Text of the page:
We Five

From Wikipedia, the free encyclopedia
Jump to navigation Jump to search
We Five
We Five.png
We Five in 1966
Background information
OriginSan Francisco, California, United States
GenresFolk rock
Years active1964 - 1967; 1968 - 1970, several incarnations since then (see below)
LabelsA&M Records

We Five was a 1960s folk rock musical group based in San Francisco, California. Their best-known hit was their 1965 remake of Ian & Sylvia's "You Were on My Mind," which reached #1 on the Cashbox chart, #3 on the Billboard Hot 100, and #1 on the Adult Contemporary chart. The original group split after recording their second album in 1967, but a re-formed band produced three more albums between 1968 and 1977.


Formation and organization[edit]

We Five on the cover of their first album

Michael Stewart formed We Five after graduating from Pomona Catholic High School and attending Mt. San Antonio College.[citation needed] He was the brother of John Stewart of the Kingston Trio and came from Claremont, California.[1] When Michael was a student at the University of San Francisco in 1964, he formed We Five as a quartet, although it soon added another member. The group played adult Rock 'n roll, pop jazz, Broadway show tunes, and Disney tunes. Stewart did all the arrangements, which ranged from "My Favorite Things", in a style which reflected Bach, to "Very Merry Un-birthday". He put in several additional hours working on arrangements after the five band members worked together for five or six hours each day.[2]

The ensemble played acoustic guitars, electric guitar and bass and sang multi-part harmonies. The original quintet line-up, which grew out of a band called the Ridgerunners, included:


Record label A&M Records, owned by Herb Alpert, responded to the new popularity of folk and rock music by adding new artists starting in 1965 to its existing line-up of middle-of-the road material turned out by Alpert's Tijuana Brass, the Baja Marimba Band, and Brasil '66. In addition to We Five, Alpert's label released albums by Boyce and Hart, the Garden Club, Chris Montez, and The Merry-Go-Round.[3]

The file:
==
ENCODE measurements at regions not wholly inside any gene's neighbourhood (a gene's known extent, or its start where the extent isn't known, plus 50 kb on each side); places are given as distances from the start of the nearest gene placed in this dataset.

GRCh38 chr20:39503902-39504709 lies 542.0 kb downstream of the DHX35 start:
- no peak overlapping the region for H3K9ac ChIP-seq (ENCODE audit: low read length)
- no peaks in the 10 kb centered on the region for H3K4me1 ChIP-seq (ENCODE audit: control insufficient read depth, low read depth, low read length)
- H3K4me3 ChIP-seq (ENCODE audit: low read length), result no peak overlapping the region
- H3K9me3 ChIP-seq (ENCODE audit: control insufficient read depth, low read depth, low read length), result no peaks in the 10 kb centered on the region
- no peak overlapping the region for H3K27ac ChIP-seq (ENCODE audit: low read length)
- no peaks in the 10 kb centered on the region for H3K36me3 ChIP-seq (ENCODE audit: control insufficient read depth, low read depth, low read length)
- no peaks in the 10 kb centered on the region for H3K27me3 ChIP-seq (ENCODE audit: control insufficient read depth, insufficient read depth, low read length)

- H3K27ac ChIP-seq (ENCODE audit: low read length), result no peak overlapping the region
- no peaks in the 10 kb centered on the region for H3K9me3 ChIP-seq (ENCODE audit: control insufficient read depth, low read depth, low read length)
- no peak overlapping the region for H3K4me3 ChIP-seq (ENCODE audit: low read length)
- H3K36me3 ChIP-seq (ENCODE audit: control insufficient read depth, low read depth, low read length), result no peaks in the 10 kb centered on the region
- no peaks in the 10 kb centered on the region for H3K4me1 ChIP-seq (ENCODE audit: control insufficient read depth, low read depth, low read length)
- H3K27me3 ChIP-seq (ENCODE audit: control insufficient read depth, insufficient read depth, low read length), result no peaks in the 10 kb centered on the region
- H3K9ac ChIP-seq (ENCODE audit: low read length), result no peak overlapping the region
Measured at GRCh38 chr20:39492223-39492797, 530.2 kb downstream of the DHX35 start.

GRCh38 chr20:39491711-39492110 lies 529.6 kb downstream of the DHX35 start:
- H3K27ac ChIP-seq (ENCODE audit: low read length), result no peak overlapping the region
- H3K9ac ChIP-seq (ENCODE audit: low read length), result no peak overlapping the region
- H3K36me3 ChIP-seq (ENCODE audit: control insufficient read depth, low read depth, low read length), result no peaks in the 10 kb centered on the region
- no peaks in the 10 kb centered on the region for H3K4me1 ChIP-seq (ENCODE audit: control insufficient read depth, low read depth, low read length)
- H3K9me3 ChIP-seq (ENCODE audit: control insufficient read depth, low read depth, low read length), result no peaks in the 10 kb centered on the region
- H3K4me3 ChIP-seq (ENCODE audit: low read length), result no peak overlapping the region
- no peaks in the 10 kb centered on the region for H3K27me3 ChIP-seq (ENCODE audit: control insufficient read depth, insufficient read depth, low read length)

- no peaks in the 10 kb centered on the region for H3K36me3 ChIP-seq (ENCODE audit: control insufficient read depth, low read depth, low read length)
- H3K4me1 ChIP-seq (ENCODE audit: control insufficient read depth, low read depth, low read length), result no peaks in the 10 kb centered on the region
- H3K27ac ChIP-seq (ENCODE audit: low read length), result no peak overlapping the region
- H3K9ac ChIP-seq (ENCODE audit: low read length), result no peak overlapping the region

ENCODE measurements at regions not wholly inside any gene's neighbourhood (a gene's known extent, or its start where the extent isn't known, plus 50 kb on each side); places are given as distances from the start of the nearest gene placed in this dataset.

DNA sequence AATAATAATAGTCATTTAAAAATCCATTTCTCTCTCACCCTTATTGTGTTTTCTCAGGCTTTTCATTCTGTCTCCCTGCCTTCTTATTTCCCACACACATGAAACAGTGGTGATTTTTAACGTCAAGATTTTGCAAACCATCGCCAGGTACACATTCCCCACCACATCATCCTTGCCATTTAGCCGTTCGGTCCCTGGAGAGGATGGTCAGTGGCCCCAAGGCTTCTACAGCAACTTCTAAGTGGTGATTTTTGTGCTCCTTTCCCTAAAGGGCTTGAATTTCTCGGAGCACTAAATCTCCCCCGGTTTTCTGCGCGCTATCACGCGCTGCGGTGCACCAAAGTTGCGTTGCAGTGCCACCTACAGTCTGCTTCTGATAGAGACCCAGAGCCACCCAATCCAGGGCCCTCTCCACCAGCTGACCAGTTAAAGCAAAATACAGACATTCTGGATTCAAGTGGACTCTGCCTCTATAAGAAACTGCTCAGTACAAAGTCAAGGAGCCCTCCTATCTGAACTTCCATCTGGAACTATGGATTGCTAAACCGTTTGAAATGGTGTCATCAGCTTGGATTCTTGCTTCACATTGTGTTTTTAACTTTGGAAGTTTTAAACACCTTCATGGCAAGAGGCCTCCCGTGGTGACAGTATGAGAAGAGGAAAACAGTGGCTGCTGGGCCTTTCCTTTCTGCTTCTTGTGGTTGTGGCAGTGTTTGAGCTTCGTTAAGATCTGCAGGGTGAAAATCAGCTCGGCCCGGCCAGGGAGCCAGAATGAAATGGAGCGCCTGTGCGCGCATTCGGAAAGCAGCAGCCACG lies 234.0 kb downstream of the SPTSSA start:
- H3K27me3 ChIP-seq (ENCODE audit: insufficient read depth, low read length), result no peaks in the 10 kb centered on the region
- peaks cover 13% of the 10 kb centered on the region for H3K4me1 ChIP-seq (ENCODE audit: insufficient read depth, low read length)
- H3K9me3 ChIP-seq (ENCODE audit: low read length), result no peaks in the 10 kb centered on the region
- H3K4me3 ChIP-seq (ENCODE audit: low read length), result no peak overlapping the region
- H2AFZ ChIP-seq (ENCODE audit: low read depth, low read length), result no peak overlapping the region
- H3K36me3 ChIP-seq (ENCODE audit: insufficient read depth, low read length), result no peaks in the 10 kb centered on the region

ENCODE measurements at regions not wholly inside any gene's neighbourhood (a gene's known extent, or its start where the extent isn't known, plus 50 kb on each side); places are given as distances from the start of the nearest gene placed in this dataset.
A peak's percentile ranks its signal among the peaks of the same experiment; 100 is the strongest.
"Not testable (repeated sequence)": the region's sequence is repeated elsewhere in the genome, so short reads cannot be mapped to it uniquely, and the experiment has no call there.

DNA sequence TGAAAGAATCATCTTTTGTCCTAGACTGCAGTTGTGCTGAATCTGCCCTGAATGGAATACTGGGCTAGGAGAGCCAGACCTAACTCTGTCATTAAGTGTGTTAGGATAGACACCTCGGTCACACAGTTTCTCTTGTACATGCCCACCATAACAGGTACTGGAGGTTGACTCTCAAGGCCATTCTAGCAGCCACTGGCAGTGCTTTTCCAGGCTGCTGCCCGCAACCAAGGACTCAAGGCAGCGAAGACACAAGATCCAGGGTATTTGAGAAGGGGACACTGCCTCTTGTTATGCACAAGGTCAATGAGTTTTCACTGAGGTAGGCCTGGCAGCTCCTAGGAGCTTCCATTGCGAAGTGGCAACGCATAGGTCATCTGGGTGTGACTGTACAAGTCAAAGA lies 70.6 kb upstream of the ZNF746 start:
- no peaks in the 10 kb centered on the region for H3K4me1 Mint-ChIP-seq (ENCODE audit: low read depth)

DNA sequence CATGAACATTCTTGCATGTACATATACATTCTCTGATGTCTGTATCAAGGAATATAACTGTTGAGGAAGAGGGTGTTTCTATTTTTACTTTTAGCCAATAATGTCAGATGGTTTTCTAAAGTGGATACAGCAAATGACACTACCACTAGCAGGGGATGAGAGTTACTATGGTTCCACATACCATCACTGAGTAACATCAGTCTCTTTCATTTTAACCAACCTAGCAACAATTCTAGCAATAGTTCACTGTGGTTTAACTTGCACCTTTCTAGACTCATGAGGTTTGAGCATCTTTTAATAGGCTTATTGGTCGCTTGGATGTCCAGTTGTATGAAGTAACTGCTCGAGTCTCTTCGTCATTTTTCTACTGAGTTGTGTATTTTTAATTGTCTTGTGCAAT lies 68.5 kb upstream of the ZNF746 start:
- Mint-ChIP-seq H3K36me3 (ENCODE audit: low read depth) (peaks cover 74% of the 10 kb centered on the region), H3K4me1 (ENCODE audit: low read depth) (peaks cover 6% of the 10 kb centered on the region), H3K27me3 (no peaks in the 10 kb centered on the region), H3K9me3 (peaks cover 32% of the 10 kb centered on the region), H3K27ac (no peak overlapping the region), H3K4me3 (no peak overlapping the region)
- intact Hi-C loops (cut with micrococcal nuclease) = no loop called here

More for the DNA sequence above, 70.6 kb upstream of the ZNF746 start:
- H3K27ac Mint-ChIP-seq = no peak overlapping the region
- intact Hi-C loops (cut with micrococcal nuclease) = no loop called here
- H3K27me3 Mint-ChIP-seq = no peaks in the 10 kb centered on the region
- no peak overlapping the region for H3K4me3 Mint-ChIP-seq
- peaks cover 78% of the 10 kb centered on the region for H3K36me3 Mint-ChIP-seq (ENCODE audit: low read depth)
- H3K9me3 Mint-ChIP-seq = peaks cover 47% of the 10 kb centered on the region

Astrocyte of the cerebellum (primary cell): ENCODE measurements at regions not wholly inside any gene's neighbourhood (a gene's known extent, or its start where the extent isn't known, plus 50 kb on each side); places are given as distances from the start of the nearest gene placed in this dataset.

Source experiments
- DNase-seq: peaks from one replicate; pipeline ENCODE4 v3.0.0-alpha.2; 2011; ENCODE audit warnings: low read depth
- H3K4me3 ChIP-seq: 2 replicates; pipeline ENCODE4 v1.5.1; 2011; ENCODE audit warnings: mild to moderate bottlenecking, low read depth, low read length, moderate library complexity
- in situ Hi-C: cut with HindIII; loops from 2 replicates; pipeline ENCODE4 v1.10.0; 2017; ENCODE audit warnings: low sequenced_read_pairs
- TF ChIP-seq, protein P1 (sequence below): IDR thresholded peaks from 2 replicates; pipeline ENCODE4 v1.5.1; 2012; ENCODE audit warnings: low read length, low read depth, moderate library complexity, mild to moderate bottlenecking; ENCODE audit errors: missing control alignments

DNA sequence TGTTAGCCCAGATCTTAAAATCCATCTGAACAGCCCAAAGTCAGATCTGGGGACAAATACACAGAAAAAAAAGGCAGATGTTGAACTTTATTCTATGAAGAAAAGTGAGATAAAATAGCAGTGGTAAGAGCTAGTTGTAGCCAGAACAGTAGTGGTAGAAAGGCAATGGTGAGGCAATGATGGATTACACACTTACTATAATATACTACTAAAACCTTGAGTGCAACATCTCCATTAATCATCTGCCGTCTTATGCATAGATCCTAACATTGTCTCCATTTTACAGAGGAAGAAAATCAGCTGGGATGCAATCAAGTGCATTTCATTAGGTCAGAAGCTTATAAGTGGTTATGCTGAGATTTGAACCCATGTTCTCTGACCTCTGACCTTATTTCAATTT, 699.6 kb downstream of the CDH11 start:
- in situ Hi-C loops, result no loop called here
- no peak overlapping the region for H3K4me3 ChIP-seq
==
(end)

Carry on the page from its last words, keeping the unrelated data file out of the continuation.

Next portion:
We Five's first album produced a major hit with the title tune, Stewart's re-arrangement of the Ian & Sylvia song "You Were on My Mind". Stewart made several changes to the original Sylvia Tyson composition,[4] and the song went directly to the Billboard Top Five in 1965. It sold over one million copies, and was awarded a gold record.[5] The group's second single was an arrangement of the popular Kingston Trio folk tune "Let's Get Together," which reached #31 on the Billboard Hot 100 (and was later a Top Five hit and a million-seller for The Youngbloods as "Get Together").

In February 1966, We Five was nominated for a Grammy for Best Performance By A Vocal Group (for "You Were on My Mind"), against the Beatles among others, but they lost the award to the Anita Kerr Quartet.[6] They were also the first commercial folk-rock artists to record music for Coca-Cola. The group added John Chambers as a touring drummer, so that it could tour behind its hit.[7]

After completing their second album, Make Someone Happy, later in 1966, lead singer Beverly Bivens decided to leave the group. To continue, We Five replaced Bivens with Debbie Graf Burgan (wife of guitarist Jerry Burgan) and added a full-time drummer in Mick Gillespie for live performances. That same year, the band turned down an opportunity to record the first version of "Daydream Believer", which went on to be an international hit for The Monkees.

We Five was among the artists included in a preliminary injunction issued by the Los Angeles Superior Court in April 1968. The edict prohibited bootlegging of A&M artists, including the Tijuana Brass and The Sandpipers. The action was directed against Superba Tapes, Inc., of Lancaster, California. The company had copied tapes of the recordings and sold them to the public without paying royalties to the artists.[8]

The group would record two albums with Debbie Burgan singing lead, 1969's Return of the We Five for A&M and 1970s Catch the Wind for Vault. Neither album came close to the success of the earlier Bivens material. In 1970, Stewart, Jones and Fullerton all quit We Five, breaking up the original band.

Subsequent events[edit]

After We Five split up, Debbie Graf and Jerry Burgan kept a version of the group going through 1977. This group recorded another album in 1977, Take Each Day as It Comes for AVI Records before also disbanding. From 1977 through 1981, Jerry and Debbie performed as "The Burgans", supported by bassist Paul Foti.[citation needed]

Various versions of the band featuring the Burgans have remained together for the next 30 years. The Burgans in March 2009 contributed an original song, "For Old Times," to an online-novel-with-music-tracks entitled "Alt. Country," scheduled to appear on the website of author Alan Rifkin.[9]